With the release of Led Zeppelin's expanded and remastered The Complete BBC Sessions right around the corner, Jimmy Page has shed a little extra light on what went into putting together the new package.

"It had to be included," Page told Rolling Stone regarding the previously unreleased material appended to the set, which includes a three-song 1969 shortwave broadcast and the only recorded performance of their "Sunshine Woman" jam. "There is no point in putting out The Complete BBC Sessions and someone's growling that you missed something. I made sure they can't do that."

In some cases, that involved what sounds like a fair bit of detective work. In the case of "Sunshine Woman," which Page described as "something that we made up on the spot ... for amusement, really," the source recording was actually lost. "The tapes disappeared," he admitted. "I'd done the original CDs of BBC Sessions many moons ago [in 1997]. After that, 'Sunshine Woman' starts to appear on the bootleg scene. From what I'm led to believe, it was recorded off the radio by someone in Eastern Europe. It managed to travel around, and we got a good source of that show."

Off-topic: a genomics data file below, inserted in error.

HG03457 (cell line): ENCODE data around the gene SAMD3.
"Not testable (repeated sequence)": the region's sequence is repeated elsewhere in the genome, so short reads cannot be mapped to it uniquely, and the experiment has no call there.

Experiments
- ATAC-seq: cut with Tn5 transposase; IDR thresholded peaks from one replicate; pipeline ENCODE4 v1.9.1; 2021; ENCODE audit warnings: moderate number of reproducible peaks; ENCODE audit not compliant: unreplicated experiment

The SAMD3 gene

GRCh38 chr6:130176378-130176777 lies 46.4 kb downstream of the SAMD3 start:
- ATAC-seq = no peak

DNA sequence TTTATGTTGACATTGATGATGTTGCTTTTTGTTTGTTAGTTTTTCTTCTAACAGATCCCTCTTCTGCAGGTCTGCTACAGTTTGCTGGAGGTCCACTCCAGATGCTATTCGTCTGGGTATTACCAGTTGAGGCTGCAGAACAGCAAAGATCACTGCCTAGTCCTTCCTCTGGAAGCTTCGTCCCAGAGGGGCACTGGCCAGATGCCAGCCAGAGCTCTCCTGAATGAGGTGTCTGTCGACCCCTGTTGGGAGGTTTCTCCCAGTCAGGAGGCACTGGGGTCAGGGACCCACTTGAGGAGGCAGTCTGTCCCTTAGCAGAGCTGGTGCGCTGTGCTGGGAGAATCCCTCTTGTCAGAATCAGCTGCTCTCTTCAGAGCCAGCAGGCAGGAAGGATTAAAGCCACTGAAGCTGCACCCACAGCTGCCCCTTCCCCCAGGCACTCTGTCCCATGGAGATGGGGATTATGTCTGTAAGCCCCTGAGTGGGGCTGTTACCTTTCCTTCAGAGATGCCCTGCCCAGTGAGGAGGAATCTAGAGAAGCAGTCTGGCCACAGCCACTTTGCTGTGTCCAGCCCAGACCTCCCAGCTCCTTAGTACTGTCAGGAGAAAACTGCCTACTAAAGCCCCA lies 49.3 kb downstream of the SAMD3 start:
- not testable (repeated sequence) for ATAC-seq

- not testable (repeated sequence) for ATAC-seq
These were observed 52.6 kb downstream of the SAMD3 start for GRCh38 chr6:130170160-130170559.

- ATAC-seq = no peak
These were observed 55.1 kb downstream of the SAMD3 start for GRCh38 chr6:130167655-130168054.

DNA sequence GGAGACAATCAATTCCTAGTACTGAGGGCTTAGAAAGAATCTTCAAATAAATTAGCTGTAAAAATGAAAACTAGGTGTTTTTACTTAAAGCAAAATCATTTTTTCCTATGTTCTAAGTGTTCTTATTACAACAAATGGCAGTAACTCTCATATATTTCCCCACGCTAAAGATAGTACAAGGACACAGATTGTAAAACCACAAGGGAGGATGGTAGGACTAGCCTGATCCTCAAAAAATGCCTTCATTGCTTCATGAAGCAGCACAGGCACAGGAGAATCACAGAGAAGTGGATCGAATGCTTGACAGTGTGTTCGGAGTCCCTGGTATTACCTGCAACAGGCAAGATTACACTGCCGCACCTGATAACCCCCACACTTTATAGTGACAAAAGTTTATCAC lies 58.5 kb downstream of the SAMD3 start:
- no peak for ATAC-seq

The sum total of the sessions, which Page credits to BBC DJ John Peel's decision to "champion" the group at a time when they'd done far more promotional legwork in the U.S., offer a snapshot of the young Zeppelin when they were still growing — yet also willing to try anything.

"We were totally fearless," Page recalled of their early years. "You can hear the energy and the attitude – and the fact that we could go in there and make up numbers but not tell the people in the control room. We were testing ourselves as much as anything else, just really going for it."

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